Vanegas v. Signet Builders, Inc.
Vanegas, a Mexican citizen, was hired by Signet, a nationwide construction company, to work in the U.S. on an H-2A guestworker visa, which authorizes foreign workers to perform “agricultural” work in the U.S. on a temporary basis, if the proposed employer can show that there are too few domestic workers willing and able to do the work and that the use of guest-workers will not undercut local workers’ wages and working conditions, 8 U.S.C. 1101(a)(15)(H)(ii)(a); 1188(a)(1). Vanegas was assigned to build livestock structures on farms in Wisconsin and Indiana. He routinely worked more than 40 hours a week, but Signet did not pay him extra for his overtime hours.He filed a complaint under the Fair Labor Standards Act (FLSA) and moved for conditional certification of a collective action on behalf of all Signet H-2A workers who were exclusively assigned to construction work. The district court dismissed, finding that Vanegas was an agricultural worker, exempt from FLSA’s overtime protections, 29 U.S.C. 213(b)(1). The Seventh Circuit reversed. Work falls within the FLSA agricultural exemption only if it is both “performed by a farmer or on a farm” and if it “does not amount to an independent business.” Regulations establish a fact-intensive, totality-of-the-circumstances test to determine whether work performed on a farm is agricultural or is an independent business. Signet did not prove that the agricultural exemption applies. View "Vanegas v. Signet Builders, Inc." on Justia Law
Cook Inlet Fisherman’s Fund v. Alaska Dept. of Fish & Game, et al.
A nonprofit entity representing commercial fishers sued the Alaska Board of Fisheries and the Department of Fish and Game, alleging that the State’s fishery management practices in Cook Inlet were unjustified and violated federal law and national standards. The nonprofit sought to depose two current Fish and Game employees but the State opposed, arguing that all material facts necessary for a decision of the case were in the administrative record. The superior court agreed with the State and quashed the nonprofit’s deposition notices. The court also granted summary judgment in favor of the State, deciding that the Cook Inlet fishery was not governed by federal standards and that none of the nonprofit’s disagreements with the State’s fishery management practices stated a violation of statute or regulation. The nonprofit appealed. Finding no reversible error, the Alaska Supreme Court affirmed the superior court judgment. View "Cook Inlet Fisherman’s Fund v. Alaska Dept. of Fish & Game, et al." on Justia Law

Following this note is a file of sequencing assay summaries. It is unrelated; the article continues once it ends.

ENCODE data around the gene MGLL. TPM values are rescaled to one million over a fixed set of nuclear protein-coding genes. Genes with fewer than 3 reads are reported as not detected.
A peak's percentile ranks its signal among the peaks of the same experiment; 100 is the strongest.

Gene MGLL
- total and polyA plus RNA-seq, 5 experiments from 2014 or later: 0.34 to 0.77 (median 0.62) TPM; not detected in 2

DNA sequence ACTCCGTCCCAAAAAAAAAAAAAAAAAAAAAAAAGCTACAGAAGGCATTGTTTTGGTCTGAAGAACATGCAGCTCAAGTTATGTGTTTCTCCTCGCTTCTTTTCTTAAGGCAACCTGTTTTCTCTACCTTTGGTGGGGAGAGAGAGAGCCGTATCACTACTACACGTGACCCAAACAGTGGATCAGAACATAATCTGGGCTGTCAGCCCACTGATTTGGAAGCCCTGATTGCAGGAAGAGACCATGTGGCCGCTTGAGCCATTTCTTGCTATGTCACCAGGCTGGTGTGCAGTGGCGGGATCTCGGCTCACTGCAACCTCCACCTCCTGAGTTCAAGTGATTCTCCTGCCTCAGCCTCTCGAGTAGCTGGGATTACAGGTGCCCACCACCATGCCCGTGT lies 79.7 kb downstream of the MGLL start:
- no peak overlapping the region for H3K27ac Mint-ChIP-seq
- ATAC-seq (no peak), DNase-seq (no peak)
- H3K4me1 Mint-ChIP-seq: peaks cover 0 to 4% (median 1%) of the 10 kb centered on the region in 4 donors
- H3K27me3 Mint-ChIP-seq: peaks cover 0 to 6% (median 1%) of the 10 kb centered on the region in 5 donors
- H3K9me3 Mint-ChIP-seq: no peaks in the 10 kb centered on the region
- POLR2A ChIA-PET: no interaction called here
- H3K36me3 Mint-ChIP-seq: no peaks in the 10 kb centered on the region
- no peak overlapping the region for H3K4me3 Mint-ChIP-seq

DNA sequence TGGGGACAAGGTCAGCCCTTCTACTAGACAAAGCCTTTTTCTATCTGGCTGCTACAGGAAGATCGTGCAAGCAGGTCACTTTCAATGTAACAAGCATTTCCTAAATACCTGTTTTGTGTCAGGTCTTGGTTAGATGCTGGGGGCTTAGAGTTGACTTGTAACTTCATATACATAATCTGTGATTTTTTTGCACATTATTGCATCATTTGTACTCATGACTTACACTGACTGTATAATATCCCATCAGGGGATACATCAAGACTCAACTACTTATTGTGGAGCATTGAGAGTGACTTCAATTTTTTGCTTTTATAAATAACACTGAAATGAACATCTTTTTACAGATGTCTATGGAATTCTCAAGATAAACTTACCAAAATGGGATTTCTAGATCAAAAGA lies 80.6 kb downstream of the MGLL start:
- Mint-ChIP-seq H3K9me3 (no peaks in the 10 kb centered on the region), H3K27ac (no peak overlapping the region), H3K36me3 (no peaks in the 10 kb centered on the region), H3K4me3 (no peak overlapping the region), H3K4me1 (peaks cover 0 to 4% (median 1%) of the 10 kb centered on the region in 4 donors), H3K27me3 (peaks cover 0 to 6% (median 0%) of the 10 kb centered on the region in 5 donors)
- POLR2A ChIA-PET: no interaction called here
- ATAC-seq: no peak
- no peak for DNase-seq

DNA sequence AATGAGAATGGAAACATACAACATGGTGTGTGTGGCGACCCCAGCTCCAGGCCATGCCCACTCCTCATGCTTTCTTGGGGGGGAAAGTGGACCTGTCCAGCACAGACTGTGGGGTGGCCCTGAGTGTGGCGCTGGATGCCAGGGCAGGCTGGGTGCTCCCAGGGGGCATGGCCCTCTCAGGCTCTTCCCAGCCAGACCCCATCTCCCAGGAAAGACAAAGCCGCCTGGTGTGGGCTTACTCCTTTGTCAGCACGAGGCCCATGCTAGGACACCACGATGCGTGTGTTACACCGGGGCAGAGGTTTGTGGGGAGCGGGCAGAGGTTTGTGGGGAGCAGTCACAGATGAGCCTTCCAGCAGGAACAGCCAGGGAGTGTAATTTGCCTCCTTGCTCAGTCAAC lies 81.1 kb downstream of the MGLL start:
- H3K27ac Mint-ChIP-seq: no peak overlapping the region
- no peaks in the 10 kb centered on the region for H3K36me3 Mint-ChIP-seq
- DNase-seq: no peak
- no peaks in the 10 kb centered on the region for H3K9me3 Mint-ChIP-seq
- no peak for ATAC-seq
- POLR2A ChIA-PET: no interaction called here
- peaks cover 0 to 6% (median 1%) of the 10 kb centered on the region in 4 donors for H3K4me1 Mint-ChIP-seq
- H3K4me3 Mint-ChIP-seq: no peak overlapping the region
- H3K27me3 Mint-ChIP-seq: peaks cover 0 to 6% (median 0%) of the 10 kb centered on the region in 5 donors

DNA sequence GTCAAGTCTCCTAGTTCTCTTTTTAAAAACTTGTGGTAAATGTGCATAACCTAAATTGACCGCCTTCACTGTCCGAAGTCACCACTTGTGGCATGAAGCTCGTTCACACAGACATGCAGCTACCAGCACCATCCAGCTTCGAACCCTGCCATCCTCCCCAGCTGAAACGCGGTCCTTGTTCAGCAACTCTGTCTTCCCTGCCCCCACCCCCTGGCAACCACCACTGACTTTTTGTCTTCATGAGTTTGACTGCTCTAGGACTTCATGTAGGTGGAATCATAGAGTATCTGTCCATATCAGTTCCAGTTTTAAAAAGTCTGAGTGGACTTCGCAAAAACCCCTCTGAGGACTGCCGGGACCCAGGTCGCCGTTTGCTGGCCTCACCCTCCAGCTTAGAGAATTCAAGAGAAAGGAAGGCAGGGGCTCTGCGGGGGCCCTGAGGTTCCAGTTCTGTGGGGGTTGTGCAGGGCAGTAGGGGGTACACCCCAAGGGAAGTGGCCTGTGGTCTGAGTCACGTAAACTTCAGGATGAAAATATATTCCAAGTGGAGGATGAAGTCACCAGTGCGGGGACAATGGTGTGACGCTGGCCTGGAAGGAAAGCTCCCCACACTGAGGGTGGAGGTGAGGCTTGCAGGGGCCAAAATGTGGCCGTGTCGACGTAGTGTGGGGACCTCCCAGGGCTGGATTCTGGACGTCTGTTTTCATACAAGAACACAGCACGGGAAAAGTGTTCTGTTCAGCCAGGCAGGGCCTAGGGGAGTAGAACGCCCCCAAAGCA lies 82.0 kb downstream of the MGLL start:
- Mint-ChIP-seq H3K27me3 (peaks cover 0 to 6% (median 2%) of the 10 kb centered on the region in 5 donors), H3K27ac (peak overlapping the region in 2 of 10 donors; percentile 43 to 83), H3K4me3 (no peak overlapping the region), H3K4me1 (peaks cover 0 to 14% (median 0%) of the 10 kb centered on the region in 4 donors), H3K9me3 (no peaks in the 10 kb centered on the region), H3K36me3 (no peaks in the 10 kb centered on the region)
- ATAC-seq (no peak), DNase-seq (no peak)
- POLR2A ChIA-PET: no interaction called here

Telematch, Inc. v. AGRI
Telematch, Inc. is a commercial vendor of agricultural data. In 2018 and 2019, it submitted to USDA seven FOIA requests for records containing farm numbers, tract numbers, and customer numbers. USDA withheld the numbers under Exemptions 3 and 6. But it released or offered to release a statistical version of the files in accordance with section 8791(b)(4)(B). It also released payment information for the 2018 Conservation Reserve Program pursuant to section 8791(b)(4)(A). Telematch sued to challenge the USDA’s withholding of the farm, tract, and customer numbers. Both parties moved for summary judgment and attached statements of material facts to their motions. The district court granted the government’s motion for summary judgment. The court held that USDA properly withheld the farm and tract numbers under Exemption 3, because the numbers are “geospatial information” covered by section 8791(b)(2)(B). Telematch appealed. The DC Circuit affirmed. The court explained that farm and tract numbers identify a specific area of farmland in a specific location. They serve as a shorthand reference to individual plots of land. In this respect, they are analogous to a street address or latitude and longitude coordinates. They are, therefore “geospatial information” properly withheld under section 8791(b)(2)(B). Further, the court explained it need not definitively resolve whether farm and tract numbers meet these two statutory definitions. Neither of them applies to section 8791. Thus, the court held that the USDA permissibly withheld the requested farm, tract, and customer numbers. View "Telematch, Inc. v. AGRI" on Justia Law